Newest Charlotte Bobcat Cody Zeller had to scrap for everything
06/28/2013 9:49 PM
02/15/2015 11:47 AM
Is it possible for a 7-footer to be a runt?
Apparently so if you’re Cody Zeller, youngest of three basketball-playing brothers and the Charlotte Bobcats’ selection Thursday with the No. 4 overall pick.
“I’m six years younger than Luke and three years younger than Tyler,’’ Zeller said of brothers who preceded him to the NBA. “So I was always bending rules, scrapping to compete.’’
Zeller’s coach at Indiana, Tom Crean, calls Zeller “mentally tougher than any player I’ve coached.’’ He seemingly got that having to stand up to older brothers at the driveway basket.
Elsewhere, too. Zeller said he and his siblings compete at everything – who can eat a pizza fastest, who can fall asleep fastest. It’s just how they’re wired.
Luke played last season with the Phoenix Suns. He accompanied Cody to New York for Thursday’s draft, then on to Charlotte for Friday’s introductory news conference. He calls his youngest brother a “prankster’’ – an extraverted, wisecracking guy with a knack for keeping friends and teammates loose.
Luke said his parents demanded that the boys stay unpretentious, even as each became a major basketball recruit. Luke said it’s representative of Cody’s approach that the big celebratory dinner after the draft was in a pizzeria, rather than some fancy restaurant.
Crean, who coached Zeller two seasons in Bloomington, had similar recollections during a media conference call Friday.
“For all his accolades, he came in as a great teammate. He could laugh at himself,’’ Crean said.
That doesn’t mean Zeller isn’t serious about basketball. Crean called Zeller and fellow Hoosier Victor Oladipo (No. 2 pick to the Orlando Magic) “competitive nightmares’’ for their opponents.
The Bobcats knew all that. General manager Rich Cho was in Bloomington constantly over the winter, checking out various aspects of Zeller’s makeup.
“Charlotte did a great job of spending extra time’’ in the scouting process, Crean said. “Rich Cho would come in for a couple of days each time.’’
Zeller said it was hard not to notice as the season wore on how much Cho was around the Indiana program. With two older brothers already in the NBA (Tyler, a former North Carolina star, plays for the Cleveland Cavaliers), Cody understood the vetting process.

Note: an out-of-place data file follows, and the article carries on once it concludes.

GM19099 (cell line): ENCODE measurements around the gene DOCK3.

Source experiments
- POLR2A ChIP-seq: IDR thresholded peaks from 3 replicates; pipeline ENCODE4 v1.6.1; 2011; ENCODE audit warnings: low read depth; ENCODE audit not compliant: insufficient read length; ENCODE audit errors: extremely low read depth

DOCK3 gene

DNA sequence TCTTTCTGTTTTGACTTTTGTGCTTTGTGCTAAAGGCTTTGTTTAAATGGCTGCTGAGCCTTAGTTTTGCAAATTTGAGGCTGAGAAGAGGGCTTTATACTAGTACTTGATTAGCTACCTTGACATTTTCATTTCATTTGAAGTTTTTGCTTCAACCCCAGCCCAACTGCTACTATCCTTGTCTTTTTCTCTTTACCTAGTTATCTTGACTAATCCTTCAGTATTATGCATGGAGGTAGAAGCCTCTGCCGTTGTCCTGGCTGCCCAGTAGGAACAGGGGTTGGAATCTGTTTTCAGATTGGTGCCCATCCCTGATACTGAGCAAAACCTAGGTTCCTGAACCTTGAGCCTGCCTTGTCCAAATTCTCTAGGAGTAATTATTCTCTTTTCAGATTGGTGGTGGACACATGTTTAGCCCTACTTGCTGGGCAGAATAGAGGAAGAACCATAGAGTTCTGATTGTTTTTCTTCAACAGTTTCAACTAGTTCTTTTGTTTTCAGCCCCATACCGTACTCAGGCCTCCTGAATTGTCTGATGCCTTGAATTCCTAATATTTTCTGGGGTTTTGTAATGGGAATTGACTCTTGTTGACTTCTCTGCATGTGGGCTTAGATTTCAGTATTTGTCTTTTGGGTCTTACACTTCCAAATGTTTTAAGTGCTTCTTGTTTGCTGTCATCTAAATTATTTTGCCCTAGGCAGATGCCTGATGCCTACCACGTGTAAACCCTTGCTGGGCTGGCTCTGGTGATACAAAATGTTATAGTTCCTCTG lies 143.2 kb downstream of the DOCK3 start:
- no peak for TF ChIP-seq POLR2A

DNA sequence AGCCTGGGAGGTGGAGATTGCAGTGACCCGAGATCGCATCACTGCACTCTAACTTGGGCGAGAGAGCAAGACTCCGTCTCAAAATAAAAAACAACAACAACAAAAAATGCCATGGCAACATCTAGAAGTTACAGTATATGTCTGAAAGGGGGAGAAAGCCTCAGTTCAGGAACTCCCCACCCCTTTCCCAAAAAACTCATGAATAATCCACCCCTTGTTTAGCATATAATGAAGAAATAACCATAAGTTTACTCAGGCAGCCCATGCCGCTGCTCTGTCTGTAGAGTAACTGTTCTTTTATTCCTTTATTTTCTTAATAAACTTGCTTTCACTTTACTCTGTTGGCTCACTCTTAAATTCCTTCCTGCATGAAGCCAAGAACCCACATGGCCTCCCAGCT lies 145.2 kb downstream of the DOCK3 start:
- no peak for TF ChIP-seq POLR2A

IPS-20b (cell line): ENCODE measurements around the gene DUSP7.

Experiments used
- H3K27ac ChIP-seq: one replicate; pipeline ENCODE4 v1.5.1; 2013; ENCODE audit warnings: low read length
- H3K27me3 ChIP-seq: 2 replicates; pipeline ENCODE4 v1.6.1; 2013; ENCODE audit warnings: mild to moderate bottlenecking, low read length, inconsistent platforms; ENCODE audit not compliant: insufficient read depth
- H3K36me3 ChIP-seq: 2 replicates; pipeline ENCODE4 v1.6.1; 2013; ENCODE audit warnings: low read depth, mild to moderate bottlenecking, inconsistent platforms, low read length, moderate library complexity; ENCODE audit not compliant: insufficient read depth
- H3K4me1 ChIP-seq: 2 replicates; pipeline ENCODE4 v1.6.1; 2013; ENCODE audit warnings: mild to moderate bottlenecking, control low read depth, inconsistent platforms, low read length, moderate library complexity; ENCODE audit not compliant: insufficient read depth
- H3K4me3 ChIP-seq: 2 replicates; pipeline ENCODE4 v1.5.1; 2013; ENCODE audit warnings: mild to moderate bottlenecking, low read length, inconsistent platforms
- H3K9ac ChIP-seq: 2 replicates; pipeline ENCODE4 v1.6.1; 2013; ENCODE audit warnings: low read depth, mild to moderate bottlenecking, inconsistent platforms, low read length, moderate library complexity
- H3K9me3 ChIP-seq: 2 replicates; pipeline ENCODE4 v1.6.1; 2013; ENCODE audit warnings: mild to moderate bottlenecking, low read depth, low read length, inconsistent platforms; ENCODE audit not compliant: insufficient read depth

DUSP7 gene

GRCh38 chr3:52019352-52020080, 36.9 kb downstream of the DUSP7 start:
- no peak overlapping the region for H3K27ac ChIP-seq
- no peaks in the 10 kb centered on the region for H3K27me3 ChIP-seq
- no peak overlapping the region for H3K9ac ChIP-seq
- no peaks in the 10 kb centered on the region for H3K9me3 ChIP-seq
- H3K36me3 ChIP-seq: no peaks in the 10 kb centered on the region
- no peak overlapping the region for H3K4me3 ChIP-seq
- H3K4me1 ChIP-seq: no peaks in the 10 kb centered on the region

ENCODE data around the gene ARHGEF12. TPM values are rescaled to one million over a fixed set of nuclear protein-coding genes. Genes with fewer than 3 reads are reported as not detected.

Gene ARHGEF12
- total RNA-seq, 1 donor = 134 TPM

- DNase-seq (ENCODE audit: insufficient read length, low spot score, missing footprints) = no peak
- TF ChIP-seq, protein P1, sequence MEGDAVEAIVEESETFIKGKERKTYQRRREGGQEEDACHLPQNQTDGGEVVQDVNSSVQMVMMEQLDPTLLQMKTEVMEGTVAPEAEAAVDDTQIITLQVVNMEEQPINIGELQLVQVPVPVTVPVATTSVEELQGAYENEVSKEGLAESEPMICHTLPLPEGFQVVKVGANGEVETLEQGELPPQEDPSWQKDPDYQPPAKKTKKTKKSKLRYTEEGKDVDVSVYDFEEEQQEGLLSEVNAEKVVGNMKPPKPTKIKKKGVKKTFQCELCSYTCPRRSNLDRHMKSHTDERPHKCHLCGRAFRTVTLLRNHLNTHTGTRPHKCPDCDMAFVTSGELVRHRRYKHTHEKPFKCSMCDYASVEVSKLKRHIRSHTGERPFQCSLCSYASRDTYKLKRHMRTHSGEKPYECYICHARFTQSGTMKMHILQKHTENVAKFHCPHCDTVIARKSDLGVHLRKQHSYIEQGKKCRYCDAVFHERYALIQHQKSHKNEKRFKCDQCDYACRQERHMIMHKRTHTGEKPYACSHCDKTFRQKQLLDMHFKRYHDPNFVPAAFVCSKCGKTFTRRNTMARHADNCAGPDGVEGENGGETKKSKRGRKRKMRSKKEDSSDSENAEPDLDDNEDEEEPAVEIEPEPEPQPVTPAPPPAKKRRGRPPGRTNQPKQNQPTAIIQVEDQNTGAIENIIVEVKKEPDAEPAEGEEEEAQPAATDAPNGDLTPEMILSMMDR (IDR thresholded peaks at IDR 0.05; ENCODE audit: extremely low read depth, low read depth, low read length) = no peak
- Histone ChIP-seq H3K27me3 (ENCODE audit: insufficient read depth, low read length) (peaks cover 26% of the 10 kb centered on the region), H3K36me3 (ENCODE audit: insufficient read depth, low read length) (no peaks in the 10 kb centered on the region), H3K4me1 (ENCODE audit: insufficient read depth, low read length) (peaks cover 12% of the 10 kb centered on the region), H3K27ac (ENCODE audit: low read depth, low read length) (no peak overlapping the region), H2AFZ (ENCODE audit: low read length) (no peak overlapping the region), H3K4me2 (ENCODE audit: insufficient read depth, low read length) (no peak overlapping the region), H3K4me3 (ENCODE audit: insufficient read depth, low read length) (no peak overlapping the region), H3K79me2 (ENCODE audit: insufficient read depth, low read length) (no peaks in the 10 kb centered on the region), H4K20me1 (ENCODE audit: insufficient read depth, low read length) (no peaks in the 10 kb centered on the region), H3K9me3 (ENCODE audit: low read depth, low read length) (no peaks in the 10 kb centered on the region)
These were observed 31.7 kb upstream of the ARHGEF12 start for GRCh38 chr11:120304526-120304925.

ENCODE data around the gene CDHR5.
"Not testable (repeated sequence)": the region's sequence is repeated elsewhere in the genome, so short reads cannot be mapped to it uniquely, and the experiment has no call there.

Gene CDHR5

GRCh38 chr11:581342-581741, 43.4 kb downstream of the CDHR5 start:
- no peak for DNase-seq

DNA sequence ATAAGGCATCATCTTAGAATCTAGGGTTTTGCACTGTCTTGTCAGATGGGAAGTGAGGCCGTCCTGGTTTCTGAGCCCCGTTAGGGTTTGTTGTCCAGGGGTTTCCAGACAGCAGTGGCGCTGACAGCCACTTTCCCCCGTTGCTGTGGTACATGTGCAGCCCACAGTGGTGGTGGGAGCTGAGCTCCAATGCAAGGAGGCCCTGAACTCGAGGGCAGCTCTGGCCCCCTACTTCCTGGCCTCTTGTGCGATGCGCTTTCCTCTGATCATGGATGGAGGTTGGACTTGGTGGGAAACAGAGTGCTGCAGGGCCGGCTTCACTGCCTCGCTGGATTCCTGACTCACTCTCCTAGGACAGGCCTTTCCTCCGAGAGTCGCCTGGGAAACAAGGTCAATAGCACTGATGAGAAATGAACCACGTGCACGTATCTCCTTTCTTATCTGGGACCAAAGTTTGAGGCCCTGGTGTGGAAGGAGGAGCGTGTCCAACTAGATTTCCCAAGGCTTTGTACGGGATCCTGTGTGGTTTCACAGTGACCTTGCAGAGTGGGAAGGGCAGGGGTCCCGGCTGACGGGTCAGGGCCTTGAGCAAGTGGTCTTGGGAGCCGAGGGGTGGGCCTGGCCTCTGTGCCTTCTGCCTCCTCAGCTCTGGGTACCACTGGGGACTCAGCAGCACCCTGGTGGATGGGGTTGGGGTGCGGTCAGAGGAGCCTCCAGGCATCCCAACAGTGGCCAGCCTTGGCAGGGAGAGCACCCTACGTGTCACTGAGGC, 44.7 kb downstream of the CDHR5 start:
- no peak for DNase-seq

“It’s a big investment for any NBA team,’’ Zeller said of the fourth pick. “They’re going back to your childhood and everywhere else (to investigate your makeup). Fortunately, I had nothing to hide.’’
The Bobcats passed over some formidable prospects – Kansas shooting guard Ben McLemore and big men Nerlens Noel of Kentucky and Alex Len of Maryland – to select Zeller fourth.
McLemore and Oladipo would work out for the Bobcats only individually, which Cho said was unacceptable. Zeller auditioned for the Bobcats with several other players. It was one of 10 workouts he participated in all around the NBA.
“I’ve been playing basketball my whole life, so I had no problem working out against anyone,’’ Zeller said. “I like proving myself.’’
In that workout Zeller hit a slew of NBA 3-pointers after attempting just two college 3s in two seasons at Indiana. New Bobcats coach Steve Clifford called it “eye-opening’’ that Zeller was such a proficient shooter.
It’s clear the Bobcats plan to fast-track Zeller into a role in their rotation. They need his scoring in a frontcourt where center Bismack Biyombo and small forward Michael Kidd-Gilchrist combined for just 14 points a game last season.
“Stretch 4s’’ – power forwards with the shooting range to spread defenses – are in vogue these days in the NBA. The current trend essentially started with Rashard Lewis playing for the Magic. Clifford was on that coaching staff in Orlando, and made a point Friday of comparing what Lewis did with how Zeller can contribute in Charlotte.
But that’s not all Clifford expects of Zeller. Clifford said Zeller’s best attribute is versatility. He runs the floor well and physical testing at the NBA Combine last month showed he has particularly quick feet for a 7-footer.
Those are tools Clifford can employ defensively on a team that was in the bottom three last season in points allowed and opponent field-goal percentage.
Offensively Clifford has all sorts of plans for Zeller. He’s happy point guard Kemba Walker plans to practice with the summer league team, so that Walker and Zeller can start collaborating in pick-and-rolls. Clifford also sees Zeller as a shooter-ballhandler at the top of the key, which could open more driving lanes for Kidd-Gilchrist, Gerald Henderson and Jeff Taylor.
That’s all good with Zeller, and so is moving to the Carolinas.
“I love sweet tea,’’ Zeller said. “So I was really excited.’’
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